MTPR

Steve Bullock

Doctor's office.
iStock.

Pieces of the state budget that fell apart over the last year and a half are starting to get put back together. Last week, Governor Steve Bullock released a plan that outlined $45 million in budget restorations now that the state has collected more revenue than was forecast last year.

Most of the restorations are going to the state health department, which took the biggest budget cuts in January and reduced services for the poor, elderly and disabled.

Governor Bullock releases the 2018 Labor Day report, September 4, 2018 in Helena. The report says Montana wages continue to grow but the state faces a looming worker shortage as Baby Boomers retire.
Corin Cates-Carney

Governor Steve Bullock says wages and personal income are growing in Montana. But a worker shortage is adding pressure to the state’s labor force.

The Bullock administration’s yearly report card on the state economy highlights Montana as having the 4th fastest wage growth among states in the last decade, along with real GDP growth over that time that outpaced the nation.

Montana Capitol, Helena, MT.
William Marcus


More than $45 million of the state budget will be restored under a plan by Governor Steve Bullock. It will unwind budget cuts enacted over the last year that have devastated parts of Montana's health care community.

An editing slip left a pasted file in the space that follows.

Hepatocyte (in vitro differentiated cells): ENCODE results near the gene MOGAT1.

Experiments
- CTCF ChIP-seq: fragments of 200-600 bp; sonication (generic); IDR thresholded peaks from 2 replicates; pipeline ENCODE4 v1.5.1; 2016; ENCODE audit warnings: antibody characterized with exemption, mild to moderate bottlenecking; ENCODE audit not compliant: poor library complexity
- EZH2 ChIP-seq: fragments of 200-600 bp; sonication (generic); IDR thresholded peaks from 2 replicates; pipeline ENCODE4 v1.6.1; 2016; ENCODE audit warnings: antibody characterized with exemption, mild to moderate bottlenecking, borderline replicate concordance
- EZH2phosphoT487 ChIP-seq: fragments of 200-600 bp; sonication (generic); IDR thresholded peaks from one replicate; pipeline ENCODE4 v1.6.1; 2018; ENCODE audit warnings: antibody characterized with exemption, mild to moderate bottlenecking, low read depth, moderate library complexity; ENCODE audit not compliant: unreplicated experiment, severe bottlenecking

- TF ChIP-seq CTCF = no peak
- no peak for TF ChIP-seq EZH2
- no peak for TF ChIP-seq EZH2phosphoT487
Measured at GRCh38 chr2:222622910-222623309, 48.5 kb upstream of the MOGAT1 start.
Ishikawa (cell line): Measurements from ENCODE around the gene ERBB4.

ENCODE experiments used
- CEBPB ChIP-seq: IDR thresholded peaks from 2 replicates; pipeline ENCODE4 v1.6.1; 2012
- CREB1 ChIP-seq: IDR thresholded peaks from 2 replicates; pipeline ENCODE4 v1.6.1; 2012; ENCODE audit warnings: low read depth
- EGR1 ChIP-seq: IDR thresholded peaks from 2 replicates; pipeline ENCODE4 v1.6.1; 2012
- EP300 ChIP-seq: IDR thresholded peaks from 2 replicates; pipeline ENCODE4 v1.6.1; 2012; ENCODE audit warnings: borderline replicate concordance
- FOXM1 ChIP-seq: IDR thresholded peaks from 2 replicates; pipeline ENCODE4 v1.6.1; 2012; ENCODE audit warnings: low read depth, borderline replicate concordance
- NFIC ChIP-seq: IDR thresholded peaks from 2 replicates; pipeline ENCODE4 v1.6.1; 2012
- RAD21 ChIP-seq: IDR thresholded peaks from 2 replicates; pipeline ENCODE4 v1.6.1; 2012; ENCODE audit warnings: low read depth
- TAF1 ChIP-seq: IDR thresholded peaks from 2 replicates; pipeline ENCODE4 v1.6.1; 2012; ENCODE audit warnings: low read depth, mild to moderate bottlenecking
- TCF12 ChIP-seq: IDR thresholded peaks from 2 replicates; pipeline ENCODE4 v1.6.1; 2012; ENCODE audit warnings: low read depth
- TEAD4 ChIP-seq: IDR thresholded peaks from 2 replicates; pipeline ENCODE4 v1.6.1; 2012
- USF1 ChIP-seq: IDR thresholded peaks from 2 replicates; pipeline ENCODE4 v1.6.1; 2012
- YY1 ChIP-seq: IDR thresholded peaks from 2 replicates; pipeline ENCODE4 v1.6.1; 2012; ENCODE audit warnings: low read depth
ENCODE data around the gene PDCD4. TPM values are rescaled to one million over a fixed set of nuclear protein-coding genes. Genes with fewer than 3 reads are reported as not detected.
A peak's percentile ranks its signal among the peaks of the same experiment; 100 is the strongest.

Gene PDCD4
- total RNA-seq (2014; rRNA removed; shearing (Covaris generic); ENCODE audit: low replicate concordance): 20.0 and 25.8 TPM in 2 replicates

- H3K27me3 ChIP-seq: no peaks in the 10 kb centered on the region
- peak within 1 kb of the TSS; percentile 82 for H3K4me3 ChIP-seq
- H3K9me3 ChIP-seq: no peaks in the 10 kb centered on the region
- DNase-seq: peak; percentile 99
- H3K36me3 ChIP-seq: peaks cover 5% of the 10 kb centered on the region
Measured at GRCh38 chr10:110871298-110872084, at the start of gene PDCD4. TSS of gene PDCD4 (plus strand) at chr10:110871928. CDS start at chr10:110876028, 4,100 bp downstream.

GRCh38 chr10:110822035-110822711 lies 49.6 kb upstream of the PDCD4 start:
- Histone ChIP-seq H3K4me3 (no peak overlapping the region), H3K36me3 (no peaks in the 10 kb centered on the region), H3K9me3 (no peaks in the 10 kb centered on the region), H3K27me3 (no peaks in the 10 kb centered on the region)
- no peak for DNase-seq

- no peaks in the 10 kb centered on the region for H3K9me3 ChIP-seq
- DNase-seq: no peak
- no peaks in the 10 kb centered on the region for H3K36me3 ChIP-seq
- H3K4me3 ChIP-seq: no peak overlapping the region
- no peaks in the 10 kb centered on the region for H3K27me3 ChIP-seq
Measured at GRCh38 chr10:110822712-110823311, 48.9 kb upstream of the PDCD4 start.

Many of Montana’s poorest and most vulnerable people — and the health care providers who serve them — are anxiously awaiting news from Governor Steve Bullock this week. Bullock is expected to release his plan to restore some funding to health programs for the state’s poor and disabled that have been devastated by budget cuts over the last year.

MTPR Capitol Reporter Corin Cates-Carney is here now to talk about the upcoming announcement.

More details on Governor Steve Bullock’s plan to restore parts of the state budget are expected this week.

On Tuesday, the state health department says it will issue a new rule that will restore a nearly 3 percent cut to how much it pays doctors, clinics and other health care providers who see Medicaid patients, retroactive to July 1 of this year. That’s two months ahead of when the department initially said providers could expect that rate restoration.

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